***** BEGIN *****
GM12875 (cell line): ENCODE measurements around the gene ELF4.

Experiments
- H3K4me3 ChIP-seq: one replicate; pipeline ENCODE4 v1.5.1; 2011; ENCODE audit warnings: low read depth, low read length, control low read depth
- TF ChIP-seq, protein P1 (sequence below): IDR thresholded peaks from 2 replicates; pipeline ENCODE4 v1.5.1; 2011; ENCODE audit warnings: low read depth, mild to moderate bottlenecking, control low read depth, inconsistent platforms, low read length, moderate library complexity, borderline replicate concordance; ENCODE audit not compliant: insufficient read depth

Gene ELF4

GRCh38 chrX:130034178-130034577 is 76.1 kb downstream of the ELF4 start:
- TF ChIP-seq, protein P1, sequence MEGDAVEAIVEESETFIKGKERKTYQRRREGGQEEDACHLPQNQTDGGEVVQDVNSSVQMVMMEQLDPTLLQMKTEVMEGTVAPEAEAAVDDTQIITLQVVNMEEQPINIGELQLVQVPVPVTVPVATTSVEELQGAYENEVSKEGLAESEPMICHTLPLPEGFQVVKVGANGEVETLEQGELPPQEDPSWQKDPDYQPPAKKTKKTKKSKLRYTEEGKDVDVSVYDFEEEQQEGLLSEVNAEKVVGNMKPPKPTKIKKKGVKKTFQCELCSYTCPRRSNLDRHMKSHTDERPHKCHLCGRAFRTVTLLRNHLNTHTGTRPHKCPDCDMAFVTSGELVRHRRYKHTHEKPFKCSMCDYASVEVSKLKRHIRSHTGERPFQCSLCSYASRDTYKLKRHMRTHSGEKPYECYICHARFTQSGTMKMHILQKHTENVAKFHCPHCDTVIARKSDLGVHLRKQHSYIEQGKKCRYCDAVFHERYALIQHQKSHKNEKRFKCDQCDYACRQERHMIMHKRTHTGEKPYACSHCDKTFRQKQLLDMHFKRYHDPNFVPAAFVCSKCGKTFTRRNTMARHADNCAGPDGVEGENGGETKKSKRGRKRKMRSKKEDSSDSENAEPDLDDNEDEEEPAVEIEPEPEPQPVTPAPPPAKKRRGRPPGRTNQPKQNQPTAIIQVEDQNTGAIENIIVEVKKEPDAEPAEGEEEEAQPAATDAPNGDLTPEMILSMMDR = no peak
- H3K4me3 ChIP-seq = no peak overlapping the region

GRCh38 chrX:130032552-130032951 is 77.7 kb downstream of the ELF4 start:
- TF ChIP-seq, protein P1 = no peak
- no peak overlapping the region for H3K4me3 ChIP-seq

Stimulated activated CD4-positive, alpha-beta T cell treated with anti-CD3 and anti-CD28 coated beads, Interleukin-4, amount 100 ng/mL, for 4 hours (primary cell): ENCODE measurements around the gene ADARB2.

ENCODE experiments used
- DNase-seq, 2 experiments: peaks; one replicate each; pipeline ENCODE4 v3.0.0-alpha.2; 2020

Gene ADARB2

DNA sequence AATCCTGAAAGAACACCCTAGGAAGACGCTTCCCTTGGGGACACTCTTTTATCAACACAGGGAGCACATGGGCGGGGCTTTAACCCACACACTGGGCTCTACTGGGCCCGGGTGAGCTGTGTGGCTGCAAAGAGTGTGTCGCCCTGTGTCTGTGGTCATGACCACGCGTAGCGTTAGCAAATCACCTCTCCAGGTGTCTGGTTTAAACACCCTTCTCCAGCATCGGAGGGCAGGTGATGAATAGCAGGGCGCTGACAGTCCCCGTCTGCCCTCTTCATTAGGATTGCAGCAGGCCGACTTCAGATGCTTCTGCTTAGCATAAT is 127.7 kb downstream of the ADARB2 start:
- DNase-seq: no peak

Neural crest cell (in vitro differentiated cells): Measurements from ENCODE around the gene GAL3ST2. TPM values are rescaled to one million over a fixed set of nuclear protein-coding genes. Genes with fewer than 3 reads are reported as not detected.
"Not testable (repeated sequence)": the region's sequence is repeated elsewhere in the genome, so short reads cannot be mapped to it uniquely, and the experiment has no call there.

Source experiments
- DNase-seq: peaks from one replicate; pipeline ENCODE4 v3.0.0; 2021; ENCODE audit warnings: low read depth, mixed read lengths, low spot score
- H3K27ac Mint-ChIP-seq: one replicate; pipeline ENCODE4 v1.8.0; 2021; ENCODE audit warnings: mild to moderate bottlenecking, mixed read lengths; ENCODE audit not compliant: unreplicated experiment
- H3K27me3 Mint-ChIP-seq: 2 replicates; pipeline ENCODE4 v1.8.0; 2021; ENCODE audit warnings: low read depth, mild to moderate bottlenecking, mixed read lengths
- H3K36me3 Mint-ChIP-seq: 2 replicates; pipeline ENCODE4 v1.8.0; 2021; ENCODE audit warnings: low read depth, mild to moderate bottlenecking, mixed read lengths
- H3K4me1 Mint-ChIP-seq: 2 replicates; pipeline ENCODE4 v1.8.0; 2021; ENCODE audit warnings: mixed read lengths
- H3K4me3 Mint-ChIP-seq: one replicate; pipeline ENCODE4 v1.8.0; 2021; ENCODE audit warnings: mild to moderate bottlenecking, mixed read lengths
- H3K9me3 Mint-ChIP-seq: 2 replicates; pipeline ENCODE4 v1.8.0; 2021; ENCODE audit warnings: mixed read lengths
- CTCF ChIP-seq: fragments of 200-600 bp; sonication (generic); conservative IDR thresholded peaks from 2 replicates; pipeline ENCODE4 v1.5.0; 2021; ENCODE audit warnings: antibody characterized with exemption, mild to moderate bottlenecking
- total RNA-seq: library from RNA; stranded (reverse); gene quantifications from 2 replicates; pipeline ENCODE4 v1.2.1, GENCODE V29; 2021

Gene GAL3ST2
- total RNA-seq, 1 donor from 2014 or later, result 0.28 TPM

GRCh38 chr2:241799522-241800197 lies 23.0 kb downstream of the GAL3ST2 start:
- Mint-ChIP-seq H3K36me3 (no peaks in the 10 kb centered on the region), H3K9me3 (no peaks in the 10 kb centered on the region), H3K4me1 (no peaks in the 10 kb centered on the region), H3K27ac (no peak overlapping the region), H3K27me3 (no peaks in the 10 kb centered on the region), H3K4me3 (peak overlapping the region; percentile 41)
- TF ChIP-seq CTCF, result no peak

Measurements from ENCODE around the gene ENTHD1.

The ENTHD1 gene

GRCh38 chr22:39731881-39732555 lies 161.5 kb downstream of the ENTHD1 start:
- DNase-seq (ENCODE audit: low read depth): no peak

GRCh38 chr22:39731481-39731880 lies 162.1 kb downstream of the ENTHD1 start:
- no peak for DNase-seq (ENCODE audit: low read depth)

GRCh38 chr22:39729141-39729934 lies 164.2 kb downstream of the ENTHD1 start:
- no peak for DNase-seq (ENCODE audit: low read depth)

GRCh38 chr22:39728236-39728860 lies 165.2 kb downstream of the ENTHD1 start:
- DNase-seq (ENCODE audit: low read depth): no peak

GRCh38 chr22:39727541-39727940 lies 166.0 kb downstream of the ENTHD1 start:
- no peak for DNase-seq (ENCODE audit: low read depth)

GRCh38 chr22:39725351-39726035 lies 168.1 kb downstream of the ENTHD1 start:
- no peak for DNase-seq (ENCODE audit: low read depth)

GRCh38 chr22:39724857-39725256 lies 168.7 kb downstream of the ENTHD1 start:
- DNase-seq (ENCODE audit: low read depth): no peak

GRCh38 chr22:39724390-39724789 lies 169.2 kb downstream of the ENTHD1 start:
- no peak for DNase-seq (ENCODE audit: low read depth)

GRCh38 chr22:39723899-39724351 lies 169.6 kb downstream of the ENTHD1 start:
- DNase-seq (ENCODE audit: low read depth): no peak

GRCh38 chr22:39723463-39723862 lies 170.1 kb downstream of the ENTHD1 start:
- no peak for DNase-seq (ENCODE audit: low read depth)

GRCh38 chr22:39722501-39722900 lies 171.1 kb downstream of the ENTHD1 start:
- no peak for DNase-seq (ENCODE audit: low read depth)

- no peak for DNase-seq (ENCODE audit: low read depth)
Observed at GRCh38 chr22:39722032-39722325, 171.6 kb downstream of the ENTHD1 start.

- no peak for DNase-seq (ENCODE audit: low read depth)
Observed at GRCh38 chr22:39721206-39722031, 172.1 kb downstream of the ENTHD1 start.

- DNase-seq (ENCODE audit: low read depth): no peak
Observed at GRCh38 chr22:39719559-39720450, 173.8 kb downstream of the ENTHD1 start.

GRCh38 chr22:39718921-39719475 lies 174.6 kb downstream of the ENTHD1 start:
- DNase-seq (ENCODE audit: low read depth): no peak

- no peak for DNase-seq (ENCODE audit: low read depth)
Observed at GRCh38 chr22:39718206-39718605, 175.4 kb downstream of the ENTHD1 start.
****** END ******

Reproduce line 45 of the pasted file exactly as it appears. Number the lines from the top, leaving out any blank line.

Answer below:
GRCh38 chr22:39727541-39727940 lies 166.0 kb downstream of the ENTHD1 start: